The flat-twin engine in the 1897 Lanchester 8 hp phaeton had two counter-rotating crankshafts.[2] Each piston was attached to one crankshaft by a thick connecting rod and to the other crankshaft by two thinner connecting rods, one on either side of the other piston's thick connecting rod.[2][3] This allowed both cylinders to have the same axis. It also had the torque reaction of one crankshaft cancel the torque reaction of the other, cancelling torque reaction in the engine.[2] The pistons in the Lanchester engine moved so that one piston was on top while the other was at bottom dead center, creating an uneven firing cycle. Lanchester used this engine design until 1904.[3]

Motorcycle use

The first flat-twin motorcycle engine was the Fée,[4] later renamed "Fairy", which was built by the Light Motors Company from 1905 until the company folded in 1907.[5][6] The Douglas Engineering Company, one of Light Motors' suppliers, took over the manufacturing rights and developed motorcycles based on the Fée system under their own name.[6][7]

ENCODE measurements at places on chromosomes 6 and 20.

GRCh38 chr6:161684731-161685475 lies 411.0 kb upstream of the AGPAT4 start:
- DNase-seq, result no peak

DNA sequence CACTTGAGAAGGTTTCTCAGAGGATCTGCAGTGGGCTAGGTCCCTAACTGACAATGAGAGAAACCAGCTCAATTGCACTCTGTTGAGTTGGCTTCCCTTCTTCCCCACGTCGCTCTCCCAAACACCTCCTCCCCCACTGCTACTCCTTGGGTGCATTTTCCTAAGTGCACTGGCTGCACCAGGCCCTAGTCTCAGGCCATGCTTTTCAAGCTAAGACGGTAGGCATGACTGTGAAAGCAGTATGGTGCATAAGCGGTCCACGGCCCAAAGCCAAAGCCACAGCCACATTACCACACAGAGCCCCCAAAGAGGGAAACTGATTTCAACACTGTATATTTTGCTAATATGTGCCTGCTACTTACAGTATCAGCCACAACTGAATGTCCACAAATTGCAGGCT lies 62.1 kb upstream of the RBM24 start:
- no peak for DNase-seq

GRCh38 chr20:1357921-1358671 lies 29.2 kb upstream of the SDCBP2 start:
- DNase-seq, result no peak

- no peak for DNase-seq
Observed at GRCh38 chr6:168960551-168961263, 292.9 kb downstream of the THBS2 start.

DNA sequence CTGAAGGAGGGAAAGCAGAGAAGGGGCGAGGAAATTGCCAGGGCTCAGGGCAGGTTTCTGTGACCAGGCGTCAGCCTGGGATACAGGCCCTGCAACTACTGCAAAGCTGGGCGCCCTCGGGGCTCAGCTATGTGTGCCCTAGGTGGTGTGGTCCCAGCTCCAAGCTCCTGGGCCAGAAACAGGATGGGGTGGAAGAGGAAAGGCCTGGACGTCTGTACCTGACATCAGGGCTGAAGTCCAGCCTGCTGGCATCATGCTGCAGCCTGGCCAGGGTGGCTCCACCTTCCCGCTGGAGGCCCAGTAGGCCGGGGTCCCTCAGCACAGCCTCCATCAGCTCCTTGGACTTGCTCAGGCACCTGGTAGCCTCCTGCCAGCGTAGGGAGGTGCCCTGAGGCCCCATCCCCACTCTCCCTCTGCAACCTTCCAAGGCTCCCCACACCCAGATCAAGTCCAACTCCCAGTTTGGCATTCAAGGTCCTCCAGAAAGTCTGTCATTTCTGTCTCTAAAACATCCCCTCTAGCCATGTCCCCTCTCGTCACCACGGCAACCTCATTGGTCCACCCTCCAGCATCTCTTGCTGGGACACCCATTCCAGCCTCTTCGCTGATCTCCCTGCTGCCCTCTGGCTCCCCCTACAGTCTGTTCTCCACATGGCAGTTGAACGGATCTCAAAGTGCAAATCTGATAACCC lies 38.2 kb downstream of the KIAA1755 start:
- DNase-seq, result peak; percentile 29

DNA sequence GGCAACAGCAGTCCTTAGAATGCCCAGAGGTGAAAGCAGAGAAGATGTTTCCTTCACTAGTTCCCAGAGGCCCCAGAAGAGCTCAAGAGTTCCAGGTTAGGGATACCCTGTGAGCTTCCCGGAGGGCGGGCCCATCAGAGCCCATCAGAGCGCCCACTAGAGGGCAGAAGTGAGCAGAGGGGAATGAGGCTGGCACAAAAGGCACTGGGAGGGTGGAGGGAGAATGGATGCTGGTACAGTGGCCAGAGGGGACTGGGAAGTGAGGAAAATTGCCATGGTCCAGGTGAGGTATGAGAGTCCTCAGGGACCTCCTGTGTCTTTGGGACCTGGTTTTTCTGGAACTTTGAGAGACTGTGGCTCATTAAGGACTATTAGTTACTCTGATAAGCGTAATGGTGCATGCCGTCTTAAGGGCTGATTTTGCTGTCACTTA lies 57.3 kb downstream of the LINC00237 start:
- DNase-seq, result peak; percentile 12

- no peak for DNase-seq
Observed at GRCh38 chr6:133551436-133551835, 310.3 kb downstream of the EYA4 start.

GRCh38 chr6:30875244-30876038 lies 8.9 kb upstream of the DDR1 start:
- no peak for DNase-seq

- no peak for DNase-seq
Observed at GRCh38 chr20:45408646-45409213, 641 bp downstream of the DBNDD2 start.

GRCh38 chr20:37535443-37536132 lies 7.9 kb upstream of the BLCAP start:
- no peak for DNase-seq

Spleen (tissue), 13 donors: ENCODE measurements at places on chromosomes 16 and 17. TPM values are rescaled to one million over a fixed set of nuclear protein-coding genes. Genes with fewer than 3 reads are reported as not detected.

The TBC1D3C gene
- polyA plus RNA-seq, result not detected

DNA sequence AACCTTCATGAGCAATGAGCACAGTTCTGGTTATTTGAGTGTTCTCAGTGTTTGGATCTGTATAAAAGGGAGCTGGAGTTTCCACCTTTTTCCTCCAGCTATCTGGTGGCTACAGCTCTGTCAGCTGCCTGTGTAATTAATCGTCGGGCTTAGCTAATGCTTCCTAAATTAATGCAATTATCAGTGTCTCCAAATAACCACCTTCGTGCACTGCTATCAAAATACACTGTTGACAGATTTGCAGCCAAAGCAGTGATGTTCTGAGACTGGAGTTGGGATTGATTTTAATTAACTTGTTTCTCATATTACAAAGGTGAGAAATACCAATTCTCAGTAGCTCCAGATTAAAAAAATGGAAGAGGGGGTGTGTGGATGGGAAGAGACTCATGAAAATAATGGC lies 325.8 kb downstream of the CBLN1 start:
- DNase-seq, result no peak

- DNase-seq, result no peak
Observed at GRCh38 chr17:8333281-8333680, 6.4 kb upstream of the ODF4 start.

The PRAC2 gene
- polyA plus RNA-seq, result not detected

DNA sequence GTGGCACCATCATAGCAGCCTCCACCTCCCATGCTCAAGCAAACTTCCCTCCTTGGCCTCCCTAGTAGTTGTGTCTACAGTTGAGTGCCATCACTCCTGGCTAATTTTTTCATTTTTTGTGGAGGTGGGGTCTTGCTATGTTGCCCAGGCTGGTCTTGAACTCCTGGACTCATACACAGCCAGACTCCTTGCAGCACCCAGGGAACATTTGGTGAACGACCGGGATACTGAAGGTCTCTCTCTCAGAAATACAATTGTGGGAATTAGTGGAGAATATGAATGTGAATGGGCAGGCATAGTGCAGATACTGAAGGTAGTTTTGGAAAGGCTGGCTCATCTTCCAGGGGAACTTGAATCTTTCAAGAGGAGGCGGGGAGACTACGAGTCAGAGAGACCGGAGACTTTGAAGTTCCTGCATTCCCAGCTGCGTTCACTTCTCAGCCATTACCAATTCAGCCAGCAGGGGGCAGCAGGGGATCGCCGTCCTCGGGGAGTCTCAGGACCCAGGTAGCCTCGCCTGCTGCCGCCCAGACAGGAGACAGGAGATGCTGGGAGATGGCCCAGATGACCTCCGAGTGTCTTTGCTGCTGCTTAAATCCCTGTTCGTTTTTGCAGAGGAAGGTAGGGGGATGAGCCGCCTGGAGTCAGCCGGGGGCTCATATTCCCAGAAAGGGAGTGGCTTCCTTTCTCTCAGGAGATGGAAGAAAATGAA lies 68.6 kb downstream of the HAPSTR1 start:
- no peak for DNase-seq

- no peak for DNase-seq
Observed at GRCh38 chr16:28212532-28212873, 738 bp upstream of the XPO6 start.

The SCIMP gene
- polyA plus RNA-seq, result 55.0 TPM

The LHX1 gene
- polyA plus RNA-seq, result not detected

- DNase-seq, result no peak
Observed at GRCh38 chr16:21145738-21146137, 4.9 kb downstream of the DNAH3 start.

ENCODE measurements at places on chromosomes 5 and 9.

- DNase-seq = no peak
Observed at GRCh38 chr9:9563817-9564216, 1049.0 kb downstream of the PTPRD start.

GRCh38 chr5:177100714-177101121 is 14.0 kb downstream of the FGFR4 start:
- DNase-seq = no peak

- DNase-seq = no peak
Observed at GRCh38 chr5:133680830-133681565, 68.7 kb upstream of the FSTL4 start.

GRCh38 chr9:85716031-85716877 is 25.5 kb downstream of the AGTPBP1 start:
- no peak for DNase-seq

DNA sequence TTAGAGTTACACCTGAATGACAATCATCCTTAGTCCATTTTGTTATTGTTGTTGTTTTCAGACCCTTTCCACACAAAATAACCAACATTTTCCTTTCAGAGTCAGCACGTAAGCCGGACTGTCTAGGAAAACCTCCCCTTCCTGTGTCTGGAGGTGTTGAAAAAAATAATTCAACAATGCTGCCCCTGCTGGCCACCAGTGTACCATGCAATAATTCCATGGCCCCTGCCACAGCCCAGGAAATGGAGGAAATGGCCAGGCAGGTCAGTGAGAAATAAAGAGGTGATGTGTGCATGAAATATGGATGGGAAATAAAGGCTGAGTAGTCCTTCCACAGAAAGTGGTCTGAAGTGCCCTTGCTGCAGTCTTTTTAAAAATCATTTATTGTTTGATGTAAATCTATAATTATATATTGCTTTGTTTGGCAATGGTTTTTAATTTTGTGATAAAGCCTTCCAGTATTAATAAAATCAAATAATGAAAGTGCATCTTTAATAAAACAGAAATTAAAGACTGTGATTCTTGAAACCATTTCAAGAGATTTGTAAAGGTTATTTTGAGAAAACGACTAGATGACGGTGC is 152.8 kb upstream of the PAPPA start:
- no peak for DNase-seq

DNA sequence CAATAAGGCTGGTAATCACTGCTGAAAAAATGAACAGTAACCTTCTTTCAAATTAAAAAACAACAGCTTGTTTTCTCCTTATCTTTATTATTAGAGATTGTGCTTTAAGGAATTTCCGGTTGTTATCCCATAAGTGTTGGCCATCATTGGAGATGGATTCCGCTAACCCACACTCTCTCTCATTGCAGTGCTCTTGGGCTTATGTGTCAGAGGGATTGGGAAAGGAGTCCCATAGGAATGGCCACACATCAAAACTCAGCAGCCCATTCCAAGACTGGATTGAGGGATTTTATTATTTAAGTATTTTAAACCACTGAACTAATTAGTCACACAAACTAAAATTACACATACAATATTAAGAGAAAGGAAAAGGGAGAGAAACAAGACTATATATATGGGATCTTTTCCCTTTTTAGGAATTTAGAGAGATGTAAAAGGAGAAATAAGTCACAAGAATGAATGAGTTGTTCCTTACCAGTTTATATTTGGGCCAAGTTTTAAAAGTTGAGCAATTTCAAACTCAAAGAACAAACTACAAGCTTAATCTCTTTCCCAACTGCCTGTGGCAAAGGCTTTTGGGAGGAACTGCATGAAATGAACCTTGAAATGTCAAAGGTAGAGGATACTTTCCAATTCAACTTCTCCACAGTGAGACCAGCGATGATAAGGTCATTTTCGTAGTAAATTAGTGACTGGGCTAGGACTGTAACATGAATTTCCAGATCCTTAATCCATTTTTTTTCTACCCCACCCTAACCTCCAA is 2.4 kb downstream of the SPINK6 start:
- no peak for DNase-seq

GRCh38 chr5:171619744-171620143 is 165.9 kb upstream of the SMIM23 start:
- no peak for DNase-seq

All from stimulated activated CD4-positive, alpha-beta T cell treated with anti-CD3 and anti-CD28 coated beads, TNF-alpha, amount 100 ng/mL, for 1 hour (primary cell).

BMW Motorrad manufactures a number of flat-twin engine motorcycles,[8][9] as do Ural and Dnepr.

Engine alignment

Cylinders along frame

Flat-twin engine in a 1912 Douglas N3, with its cylinders mounted along the frame

The 1905 Fée bicycle engine system included a flat-twin engine, mounted with the cylinders in line with the frame, with chain drive to a primary shaft with a pulley driving the rear wheel of the bicycle.[7] The 1907 Douglas, developed from the Fée system, had a belt drive to the rear wheel driven directly from the engine.[7] Later developments of the Douglas motorcycle were made with the cylinders in line with the frame until the Second World War.[10]